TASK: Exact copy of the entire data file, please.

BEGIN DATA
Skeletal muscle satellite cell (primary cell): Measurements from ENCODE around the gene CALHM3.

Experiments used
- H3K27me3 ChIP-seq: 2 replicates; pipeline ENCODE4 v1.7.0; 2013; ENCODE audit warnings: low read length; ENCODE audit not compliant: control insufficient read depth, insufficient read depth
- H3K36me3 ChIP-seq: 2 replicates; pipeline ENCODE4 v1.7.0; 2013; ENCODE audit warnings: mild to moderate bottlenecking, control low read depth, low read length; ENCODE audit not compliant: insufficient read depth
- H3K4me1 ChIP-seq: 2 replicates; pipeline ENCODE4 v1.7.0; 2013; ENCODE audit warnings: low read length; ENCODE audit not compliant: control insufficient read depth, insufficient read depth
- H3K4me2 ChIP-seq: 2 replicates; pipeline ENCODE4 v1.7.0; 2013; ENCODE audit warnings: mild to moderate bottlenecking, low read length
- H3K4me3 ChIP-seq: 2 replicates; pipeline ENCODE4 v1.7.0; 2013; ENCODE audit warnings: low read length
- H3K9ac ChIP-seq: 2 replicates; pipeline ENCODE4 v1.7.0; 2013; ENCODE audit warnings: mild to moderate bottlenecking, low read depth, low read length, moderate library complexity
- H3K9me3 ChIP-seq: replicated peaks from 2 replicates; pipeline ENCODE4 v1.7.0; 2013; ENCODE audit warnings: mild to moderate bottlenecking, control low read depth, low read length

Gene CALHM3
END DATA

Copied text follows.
Skeletal muscle satellite cell (primary cell): Measurements from ENCODE around the gene CALHM3.

Experiments used
- H3K27me3 ChIP-seq: 2 replicates; pipeline ENCODE4 v1.7.0; 2013; ENCODE audit warnings: low read length; ENCODE audit not compliant: control insufficient read depth, insufficient read depth
- H3K36me3 ChIP-seq: 2 replicates; pipeline ENCODE4 v1.7.0; 2013; ENCODE audit warnings: mild to moderate bottlenecking, control low read depth, low read length; ENCODE audit not compliant: insufficient read depth
- H3K4me1 ChIP-seq: 2 replicates; pipeline ENCODE4 v1.7.0; 2013; ENCODE audit warnings: low read length; ENCODE audit not compliant: control insufficient read depth, insufficient read depth
- H3K4me2 ChIP-seq: 2 replicates; pipeline ENCODE4 v1.7.0; 2013; ENCODE audit warnings: mild to moderate bottlenecking, low read length
- H3K4me3 ChIP-seq: 2 replicates; pipeline ENCODE4 v1.7.0; 2013; ENCODE audit warnings: low read length
- H3K9ac ChIP-seq: 2 replicates; pipeline ENCODE4 v1.7.0; 2013; ENCODE audit warnings: mild to moderate bottlenecking, low read depth, low read length, moderate library complexity
- H3K9me3 ChIP-seq: replicated peaks from 2 replicates; pipeline ENCODE4 v1.7.0; 2013; ENCODE audit warnings: mild to moderate bottlenecking, control low read depth, low read length

Gene CALHM3